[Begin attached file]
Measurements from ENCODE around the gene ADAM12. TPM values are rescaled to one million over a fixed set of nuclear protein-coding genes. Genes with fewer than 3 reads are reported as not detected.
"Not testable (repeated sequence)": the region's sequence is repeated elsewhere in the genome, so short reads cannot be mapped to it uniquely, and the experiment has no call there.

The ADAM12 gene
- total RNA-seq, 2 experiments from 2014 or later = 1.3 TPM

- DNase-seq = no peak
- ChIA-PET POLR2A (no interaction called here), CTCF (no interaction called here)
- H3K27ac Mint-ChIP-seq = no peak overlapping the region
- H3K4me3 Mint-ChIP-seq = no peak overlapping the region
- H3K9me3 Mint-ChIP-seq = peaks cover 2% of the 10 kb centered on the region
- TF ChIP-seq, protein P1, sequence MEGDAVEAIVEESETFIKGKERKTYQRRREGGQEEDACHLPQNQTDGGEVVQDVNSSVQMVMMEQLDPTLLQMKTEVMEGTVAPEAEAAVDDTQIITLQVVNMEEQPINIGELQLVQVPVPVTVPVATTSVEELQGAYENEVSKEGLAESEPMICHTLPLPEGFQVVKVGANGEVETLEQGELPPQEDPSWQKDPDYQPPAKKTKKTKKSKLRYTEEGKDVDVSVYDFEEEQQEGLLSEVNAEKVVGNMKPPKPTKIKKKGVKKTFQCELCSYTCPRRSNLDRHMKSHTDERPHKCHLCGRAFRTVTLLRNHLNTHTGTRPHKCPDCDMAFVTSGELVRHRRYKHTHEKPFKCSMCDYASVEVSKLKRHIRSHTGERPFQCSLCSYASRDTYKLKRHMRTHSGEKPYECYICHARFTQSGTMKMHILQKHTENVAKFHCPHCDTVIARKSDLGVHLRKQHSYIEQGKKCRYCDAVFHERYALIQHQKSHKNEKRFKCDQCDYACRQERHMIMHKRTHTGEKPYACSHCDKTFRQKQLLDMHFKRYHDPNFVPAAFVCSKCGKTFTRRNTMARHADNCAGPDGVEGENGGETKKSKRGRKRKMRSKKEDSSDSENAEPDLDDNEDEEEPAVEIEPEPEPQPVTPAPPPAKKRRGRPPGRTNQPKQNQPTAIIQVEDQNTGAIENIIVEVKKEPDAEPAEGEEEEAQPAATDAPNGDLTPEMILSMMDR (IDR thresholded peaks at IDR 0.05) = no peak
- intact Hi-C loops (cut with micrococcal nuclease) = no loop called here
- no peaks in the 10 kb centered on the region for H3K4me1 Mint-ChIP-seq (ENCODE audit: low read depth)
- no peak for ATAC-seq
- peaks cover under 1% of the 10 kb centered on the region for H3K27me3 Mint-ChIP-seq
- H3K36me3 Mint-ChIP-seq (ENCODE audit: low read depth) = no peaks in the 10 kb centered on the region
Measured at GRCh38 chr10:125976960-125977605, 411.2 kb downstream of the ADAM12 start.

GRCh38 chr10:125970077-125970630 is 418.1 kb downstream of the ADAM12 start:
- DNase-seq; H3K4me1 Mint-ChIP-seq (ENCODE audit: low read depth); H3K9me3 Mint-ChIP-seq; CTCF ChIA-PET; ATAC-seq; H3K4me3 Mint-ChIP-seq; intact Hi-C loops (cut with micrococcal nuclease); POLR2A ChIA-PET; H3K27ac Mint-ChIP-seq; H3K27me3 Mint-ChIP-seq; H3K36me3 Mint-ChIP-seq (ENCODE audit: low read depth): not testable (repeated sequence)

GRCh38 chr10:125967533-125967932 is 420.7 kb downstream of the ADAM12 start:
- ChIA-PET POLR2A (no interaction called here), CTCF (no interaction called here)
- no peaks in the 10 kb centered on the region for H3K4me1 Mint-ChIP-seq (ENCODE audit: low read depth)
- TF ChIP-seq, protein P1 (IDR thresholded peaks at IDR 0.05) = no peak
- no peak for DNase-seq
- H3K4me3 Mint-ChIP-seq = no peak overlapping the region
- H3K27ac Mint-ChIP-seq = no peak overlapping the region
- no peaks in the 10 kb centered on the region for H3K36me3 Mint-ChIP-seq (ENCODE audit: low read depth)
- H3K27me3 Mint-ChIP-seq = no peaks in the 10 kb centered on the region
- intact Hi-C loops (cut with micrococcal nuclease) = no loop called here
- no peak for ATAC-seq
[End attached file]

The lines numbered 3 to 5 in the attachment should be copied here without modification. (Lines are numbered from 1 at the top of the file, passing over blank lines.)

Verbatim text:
The ADAM12 gene
- total RNA-seq, 2 experiments from 2014 or later = 1.3 TPM

- DNase-seq = no peak